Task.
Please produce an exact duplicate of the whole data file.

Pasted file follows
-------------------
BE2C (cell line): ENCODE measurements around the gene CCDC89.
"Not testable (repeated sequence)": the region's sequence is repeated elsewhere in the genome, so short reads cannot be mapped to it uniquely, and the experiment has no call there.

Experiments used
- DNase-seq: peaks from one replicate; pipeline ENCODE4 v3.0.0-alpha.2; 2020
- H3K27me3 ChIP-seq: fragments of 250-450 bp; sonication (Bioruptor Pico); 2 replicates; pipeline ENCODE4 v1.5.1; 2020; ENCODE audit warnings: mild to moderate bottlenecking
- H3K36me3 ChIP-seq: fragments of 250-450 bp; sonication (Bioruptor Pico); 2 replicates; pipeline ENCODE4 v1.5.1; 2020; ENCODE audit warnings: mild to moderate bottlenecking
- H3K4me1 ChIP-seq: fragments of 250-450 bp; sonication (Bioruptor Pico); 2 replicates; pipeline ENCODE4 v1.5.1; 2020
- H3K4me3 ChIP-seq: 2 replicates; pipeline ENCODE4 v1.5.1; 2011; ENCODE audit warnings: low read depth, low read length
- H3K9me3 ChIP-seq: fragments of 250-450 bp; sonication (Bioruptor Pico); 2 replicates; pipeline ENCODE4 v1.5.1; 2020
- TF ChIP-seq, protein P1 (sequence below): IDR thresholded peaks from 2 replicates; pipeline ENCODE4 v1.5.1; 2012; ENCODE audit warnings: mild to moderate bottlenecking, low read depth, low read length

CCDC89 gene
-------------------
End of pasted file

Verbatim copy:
BE2C (cell line): ENCODE measurements around the gene CCDC89.
"Not testable (repeated sequence)": the region's sequence is repeated elsewhere in the genome, so short reads cannot be mapped to it uniquely, and the experiment has no call there.

Experiments used
- DNase-seq: peaks from one replicate; pipeline ENCODE4 v3.0.0-alpha.2; 2020
- H3K27me3 ChIP-seq: fragments of 250-450 bp; sonication (Bioruptor Pico); 2 replicates; pipeline ENCODE4 v1.5.1; 2020; ENCODE audit warnings: mild to moderate bottlenecking
- H3K36me3 ChIP-seq: fragments of 250-450 bp; sonication (Bioruptor Pico); 2 replicates; pipeline ENCODE4 v1.5.1; 2020; ENCODE audit warnings: mild to moderate bottlenecking
- H3K4me1 ChIP-seq: fragments of 250-450 bp; sonication (Bioruptor Pico); 2 replicates; pipeline ENCODE4 v1.5.1; 2020
- H3K4me3 ChIP-seq: 2 replicates; pipeline ENCODE4 v1.5.1; 2011; ENCODE audit warnings: low read depth, low read length
- H3K9me3 ChIP-seq: fragments of 250-450 bp; sonication (Bioruptor Pico); 2 replicates; pipeline ENCODE4 v1.5.1; 2020
- TF ChIP-seq, protein P1 (sequence below): IDR thresholded peaks from 2 replicates; pipeline ENCODE4 v1.5.1; 2012; ENCODE audit warnings: mild to moderate bottlenecking, low read depth, low read length

CCDC89 gene